With each episode, Watchmen raises lots of questions. That's not surprising, considering the original comic left readers with plenty of head-scratchers and that the writer and executive producer of the HBO series is Damon Lindelof, who also worked on Lost and The Leftovers.
Sunday's episode, titled An Almost Religious Awe, had some big reveals as the season is coming to a close.
Is Cal actually Doctor Manhattan?
The big reveal in Sunday's episode is that Cal Abar, the husband of detective Angela Abar, may actually be Doctor Manhattan in disguise, as some online theories correctly predicted.
For background, Doctor Manhattan is the only true "superhero" in the. Born as Jonathan Osterman, he was a son of a clockmaker who studied nuclear physics and was accidentally left in an "intrinsic field" device. The accident gave him god-like powers, and he eventually took on the hero name Doctor Manhattan. After the events of 11/2, Doctor Manhattan left Earth for Mars, or so everyone thought.
In Sunday's episode, Angela takes a hammer to her husband Cal and appears to pull a small token in the shape of a hydrogen atom, which is Doctor Manhattan's symbol, out of his head. So, Angela was keeping a secret. But it appears others may be aware as well.
Lady Trieu knows, and going by her line of questioning in the episode, she also knew Angela was keeping that secret. Sen. Joe Keene and the Seventh Kavalry also seem to know Doctor Manhattan is in Tulsa, and may be planning to kill and replace him.
As for how Doctor Manhattan and Angela met, it looks like we'll have to wait for the next episode to get that answer. A promo trailer for next week's episode appears to show a flashback of Angela meeting Doctor Manhattan while she was a police officer in Saigon. A new document in the Peteypedia, a companion site for the show providing more exposition about the Watchmen universe, shows Cal was in an "accident" in Saigon. A hospital record, dated Dec. 10, 2009, says Angela found Cal in a "confused state" with a contusion on his forehead as a result of a supposed car accident.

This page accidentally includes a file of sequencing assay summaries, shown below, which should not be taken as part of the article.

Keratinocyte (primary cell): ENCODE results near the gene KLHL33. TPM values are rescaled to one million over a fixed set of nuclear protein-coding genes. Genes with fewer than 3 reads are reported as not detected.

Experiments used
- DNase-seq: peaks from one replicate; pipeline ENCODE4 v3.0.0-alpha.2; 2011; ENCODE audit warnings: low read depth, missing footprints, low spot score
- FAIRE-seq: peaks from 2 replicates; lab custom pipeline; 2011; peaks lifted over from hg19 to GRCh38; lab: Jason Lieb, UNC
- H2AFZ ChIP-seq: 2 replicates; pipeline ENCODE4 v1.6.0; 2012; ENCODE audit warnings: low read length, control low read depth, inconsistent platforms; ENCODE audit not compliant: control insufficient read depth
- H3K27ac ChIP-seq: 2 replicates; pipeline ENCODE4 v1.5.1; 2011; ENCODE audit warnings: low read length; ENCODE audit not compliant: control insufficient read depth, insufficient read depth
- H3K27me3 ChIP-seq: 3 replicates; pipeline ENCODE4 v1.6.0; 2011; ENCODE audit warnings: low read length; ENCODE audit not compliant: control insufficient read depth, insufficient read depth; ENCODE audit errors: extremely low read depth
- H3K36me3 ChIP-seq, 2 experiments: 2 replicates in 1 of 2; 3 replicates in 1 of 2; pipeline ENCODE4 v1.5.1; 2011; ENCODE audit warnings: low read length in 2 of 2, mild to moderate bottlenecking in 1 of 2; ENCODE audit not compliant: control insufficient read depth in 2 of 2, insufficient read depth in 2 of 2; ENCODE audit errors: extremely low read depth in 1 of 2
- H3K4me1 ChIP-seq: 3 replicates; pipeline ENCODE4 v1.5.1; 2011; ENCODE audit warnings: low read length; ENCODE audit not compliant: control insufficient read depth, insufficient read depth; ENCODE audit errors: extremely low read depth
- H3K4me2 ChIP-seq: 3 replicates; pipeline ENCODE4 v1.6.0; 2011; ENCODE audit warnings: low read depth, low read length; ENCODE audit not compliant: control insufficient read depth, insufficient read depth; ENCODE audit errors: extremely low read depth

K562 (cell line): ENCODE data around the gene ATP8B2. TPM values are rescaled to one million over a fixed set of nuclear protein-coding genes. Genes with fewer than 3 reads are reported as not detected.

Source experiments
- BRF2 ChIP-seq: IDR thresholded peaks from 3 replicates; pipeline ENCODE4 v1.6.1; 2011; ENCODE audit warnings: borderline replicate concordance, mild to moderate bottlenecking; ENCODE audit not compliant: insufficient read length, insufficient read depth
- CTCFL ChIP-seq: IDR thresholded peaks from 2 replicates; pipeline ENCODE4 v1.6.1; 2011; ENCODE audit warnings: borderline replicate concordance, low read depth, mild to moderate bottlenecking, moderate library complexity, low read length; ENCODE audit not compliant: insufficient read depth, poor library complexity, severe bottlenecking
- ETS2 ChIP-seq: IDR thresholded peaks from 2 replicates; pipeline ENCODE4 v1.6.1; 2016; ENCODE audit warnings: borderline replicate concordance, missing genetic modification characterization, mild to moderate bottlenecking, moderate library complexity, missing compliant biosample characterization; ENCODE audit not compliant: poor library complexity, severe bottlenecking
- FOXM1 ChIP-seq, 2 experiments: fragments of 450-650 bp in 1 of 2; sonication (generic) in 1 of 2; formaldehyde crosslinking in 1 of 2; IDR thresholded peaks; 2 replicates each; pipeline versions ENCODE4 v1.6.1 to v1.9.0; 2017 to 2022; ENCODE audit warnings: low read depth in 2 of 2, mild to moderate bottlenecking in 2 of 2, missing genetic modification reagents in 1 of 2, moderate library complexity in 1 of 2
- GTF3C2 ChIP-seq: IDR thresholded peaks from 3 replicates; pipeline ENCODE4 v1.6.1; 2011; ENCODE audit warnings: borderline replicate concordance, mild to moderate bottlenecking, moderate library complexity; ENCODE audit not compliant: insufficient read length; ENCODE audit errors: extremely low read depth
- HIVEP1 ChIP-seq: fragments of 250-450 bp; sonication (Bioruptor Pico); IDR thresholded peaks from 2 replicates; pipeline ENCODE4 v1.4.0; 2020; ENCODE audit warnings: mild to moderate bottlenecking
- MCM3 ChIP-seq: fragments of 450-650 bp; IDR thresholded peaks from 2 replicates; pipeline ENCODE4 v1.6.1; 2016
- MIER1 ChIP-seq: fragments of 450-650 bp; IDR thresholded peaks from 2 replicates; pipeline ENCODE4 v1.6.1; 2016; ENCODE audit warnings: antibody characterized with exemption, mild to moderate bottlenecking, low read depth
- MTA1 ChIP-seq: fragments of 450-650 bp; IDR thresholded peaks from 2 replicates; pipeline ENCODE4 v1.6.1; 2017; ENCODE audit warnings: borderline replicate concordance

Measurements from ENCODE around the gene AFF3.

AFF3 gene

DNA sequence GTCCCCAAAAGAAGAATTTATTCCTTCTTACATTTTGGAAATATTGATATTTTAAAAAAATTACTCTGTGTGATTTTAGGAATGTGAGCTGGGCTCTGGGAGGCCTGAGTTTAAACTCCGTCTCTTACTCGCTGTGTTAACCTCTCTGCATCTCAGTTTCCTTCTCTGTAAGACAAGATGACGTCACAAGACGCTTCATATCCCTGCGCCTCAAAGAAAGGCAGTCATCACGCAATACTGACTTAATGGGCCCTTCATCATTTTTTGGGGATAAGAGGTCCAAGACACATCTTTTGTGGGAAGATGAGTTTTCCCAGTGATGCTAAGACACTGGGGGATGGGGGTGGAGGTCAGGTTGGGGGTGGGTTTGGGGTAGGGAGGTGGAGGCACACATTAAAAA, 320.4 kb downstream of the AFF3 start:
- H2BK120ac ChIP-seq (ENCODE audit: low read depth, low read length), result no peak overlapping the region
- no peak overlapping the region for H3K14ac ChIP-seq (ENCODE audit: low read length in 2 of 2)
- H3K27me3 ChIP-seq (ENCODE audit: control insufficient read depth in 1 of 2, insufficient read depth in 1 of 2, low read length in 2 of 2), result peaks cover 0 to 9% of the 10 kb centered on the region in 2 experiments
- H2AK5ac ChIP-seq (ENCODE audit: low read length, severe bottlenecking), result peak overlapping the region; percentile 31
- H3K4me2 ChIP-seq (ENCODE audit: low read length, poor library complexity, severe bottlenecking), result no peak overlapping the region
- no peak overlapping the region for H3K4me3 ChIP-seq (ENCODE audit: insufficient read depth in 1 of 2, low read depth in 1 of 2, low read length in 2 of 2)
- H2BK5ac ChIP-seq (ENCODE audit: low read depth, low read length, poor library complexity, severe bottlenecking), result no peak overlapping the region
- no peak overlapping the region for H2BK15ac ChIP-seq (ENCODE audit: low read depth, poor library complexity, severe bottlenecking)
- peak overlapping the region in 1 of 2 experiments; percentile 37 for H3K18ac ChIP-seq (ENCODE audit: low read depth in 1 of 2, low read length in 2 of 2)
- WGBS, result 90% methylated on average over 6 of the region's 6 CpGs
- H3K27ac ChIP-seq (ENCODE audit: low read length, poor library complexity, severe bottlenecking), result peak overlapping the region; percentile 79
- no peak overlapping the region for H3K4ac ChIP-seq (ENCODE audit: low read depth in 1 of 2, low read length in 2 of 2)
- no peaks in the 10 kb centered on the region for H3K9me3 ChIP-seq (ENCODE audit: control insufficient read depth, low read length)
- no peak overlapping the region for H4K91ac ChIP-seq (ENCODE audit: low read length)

Why is Adrian Veidt on trial?
Knowing Doctor Manhattan may have been posing as Cal since 2009, makes it seem unlikely that he's responsible for Adrian Veidt's imprisonment. His trial, conducted by the Game Warden, gives the impression that this is his own personal form of punishment. Maybe Veidt has been wracked with guilt for killing millions of people?
It's also possible that Lady Trieu is the one responsible. Her relationship to Veidt is still unclear. In the episode, there was a transition from his face during the trial to a gold bust Trieu has of Veidt. As shown in previous episodes, these kinds of edits have meaning and tend to be hints for viewers.
What happened to Looking Glass?
At the end of the previous episode, a group of Seventh Kavalry members showed up at Looking Glass' house, and it looks like they were unsuccessful in taking him out. His whereabouts are unknown, but there's one thing to point out. One of his attackers didn't have their mask on when Agent Dale Petey found them. This could mean Looking Glass took one of the masks and returned to the Seventh Kavalry disguised as a member. When Angela showed up at her home, two Kavalry members were watching. Maybe one of them is Looking Glass?
Where's Will Reeves?
Angela hoped to finally get some answers from her grandfather, Will Reeves, in this episode, but she instead found an elephant. A literal elephant.
Where Will went is a bit of a mystery. Maybe he's at the Millennium Clock? Though the machine's function is unknown, it appears close to operational near the end of the episode. There was also a lot of talk about the Nostalgia drug throughout the episode. What if Will's memory of surviving the Tulsa riot gets blasted out by the Millennium Clock in a psychic wave that makes everyone experience the horrible event?
What's with the elephant?
As for the elephant, there could be a scientific explanation (though it's still a bit silly). Elephants are known for their long-term memory, and that big brain could make them an ideal storage device for multiple memories.
Originally published Dec. 3, 9:37 a.m. PT.